Review: Kingston V200A worldwide giant in memory manufacturing, Kingston has been making moves on the SSD market for quite some time now with its SSDNow range. Initially, Kingston simply resold rebranded Intel X25-Ms. Then the V and V+ ranges were made in association with Toshiba, which supplied the NAND for both and an in-house controller for the V+, with the V using a JMicron chip.
Since then, Kingston has moved closer to more standard solutions and uses the SandForce SF-2281 with synchronous 25nm IMFT for the HyperX (the same as the Corsair Force GT and OCZ Vertex 3) and the SandForce SF-2281 with asynchronous 25nm IMFT for the SSDNow V+ 200 (equivalent to the Corsair Force 3 and OCZ Agility 3). So as to test as wide a variety of solutions as possible we tested the Kingston SSDNow V200 as it is one of the rare SSDs to use the JMicron SATA 6G controller, the JMF66x.
The SSDNow V200 is 7mm high in its 64 and 128 GB versions and 9.5mm in its 256 GB version. It's guaranteed for three years and is sold both alone and in a box version as:
- PC laptop update kit: Cloning software, an installation video, an overlay to take the height of the SSD to 9.5mm, a USB 2.0 casing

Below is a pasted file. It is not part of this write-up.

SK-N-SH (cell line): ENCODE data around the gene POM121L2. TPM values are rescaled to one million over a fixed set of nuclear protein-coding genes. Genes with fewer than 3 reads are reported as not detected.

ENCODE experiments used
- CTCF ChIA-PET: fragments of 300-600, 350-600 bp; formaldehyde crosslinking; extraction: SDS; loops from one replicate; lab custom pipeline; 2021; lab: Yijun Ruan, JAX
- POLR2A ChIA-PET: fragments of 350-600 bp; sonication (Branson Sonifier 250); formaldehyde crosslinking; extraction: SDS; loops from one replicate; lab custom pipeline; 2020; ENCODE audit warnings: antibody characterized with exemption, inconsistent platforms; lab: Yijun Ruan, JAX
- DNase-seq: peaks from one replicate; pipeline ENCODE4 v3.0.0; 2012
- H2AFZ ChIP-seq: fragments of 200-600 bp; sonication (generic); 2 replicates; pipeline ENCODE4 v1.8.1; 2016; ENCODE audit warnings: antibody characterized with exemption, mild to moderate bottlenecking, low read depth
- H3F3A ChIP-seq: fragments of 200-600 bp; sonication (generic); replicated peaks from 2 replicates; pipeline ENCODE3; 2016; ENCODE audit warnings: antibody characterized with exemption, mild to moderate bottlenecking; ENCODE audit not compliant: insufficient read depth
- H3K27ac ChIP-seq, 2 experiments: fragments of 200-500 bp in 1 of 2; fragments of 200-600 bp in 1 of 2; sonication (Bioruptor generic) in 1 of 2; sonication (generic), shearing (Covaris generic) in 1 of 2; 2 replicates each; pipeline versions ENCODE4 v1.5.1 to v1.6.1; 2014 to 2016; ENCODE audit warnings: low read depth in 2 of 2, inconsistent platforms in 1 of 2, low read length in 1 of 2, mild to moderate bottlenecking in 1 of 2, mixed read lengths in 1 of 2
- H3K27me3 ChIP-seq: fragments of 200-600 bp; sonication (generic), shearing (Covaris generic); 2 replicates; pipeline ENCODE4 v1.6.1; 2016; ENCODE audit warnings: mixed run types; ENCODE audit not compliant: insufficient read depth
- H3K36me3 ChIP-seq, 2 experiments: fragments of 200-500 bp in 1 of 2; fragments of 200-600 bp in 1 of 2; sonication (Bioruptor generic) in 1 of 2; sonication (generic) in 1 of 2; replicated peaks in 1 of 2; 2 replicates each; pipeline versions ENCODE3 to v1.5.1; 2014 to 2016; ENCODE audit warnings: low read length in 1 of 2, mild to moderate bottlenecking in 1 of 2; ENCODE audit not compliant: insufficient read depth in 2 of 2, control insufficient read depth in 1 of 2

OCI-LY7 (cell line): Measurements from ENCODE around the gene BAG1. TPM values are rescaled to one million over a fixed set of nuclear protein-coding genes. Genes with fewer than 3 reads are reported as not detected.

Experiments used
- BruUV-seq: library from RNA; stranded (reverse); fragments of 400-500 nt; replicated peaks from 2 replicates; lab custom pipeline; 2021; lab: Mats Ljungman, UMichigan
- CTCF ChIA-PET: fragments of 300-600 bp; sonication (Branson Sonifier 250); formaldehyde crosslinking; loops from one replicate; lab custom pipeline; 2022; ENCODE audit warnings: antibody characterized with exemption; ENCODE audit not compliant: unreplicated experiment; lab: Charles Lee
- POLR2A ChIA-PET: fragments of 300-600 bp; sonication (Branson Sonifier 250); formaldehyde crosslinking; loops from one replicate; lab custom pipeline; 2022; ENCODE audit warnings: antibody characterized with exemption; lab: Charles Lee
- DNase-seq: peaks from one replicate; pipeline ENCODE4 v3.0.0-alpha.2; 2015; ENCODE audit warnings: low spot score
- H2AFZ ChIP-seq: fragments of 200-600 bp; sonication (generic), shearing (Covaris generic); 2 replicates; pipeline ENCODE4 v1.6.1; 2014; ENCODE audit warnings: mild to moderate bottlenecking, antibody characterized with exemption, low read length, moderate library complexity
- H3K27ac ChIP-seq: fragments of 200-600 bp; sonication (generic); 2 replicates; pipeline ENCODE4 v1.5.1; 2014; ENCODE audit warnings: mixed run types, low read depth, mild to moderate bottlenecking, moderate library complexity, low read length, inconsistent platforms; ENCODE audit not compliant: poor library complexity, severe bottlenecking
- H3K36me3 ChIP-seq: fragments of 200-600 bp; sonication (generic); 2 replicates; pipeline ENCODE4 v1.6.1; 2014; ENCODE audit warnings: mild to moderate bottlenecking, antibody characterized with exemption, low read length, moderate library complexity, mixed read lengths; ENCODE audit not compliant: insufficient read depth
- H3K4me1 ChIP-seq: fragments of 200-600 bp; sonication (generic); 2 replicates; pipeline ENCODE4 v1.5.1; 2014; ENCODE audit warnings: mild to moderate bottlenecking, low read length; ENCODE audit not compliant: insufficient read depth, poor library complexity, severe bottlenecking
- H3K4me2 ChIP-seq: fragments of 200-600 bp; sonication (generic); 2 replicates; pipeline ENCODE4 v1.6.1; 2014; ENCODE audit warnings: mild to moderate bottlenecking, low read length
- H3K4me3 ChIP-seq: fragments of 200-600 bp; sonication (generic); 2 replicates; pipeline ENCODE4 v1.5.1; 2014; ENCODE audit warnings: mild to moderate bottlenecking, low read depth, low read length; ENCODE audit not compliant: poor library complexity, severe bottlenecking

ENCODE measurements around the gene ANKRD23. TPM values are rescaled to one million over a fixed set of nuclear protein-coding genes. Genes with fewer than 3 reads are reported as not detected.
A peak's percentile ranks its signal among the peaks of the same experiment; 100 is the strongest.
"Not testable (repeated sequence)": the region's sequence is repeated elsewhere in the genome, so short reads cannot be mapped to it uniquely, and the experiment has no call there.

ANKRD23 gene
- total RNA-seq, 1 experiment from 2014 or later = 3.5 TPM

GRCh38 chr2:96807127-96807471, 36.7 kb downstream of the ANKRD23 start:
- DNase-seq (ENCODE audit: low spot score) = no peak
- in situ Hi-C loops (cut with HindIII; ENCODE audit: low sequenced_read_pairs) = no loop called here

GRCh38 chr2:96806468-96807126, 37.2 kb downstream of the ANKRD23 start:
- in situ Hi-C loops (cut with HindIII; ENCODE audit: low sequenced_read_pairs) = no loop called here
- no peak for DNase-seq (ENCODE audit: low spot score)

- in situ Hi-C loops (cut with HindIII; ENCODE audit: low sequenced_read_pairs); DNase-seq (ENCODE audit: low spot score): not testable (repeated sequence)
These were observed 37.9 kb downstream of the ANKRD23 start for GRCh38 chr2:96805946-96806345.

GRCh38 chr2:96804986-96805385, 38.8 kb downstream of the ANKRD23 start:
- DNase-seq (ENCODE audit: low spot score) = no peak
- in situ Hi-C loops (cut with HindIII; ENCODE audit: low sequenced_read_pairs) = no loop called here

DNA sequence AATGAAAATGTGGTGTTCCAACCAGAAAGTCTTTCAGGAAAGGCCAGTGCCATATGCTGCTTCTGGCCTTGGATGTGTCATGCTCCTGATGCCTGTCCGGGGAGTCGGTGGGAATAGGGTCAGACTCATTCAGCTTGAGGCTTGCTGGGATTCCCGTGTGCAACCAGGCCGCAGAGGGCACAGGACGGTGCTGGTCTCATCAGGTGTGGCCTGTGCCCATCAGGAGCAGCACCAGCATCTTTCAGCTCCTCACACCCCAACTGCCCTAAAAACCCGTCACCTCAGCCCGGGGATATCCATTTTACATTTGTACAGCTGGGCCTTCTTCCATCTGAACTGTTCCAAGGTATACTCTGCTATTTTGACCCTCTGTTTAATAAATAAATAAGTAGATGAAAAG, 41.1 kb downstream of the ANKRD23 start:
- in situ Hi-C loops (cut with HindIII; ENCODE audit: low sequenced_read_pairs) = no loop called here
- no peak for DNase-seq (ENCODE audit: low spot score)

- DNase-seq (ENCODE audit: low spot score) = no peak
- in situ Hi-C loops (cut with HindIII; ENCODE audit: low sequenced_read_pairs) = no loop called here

- PC desktop update kit: Cloning software, installation video, a 3.5" adaptor, an SATA cable and a Molex to SATA power supply adaptor
- full kit: Everything!
We can only salute Kingston for its efforts on these different box versions.
The official specifications show that the SATA 6G interface isn’t saturated, even in reads. Random writes also seem to be a weak point on this SSD, although the level reached is more than enough for desktop usage.
Inside, there are eight Toshiba 24nm MLC flash NAND chips though apparently no Toggle type bus. They're accompanied by 2x128 MB of ProMos DDR2 with a Toshiba controller, which is in fact a JMicron SATA 6G controller. In view of the performance levels announced, it should be the JMF661 which manages flash on four channels, compared to eight on the JMF662.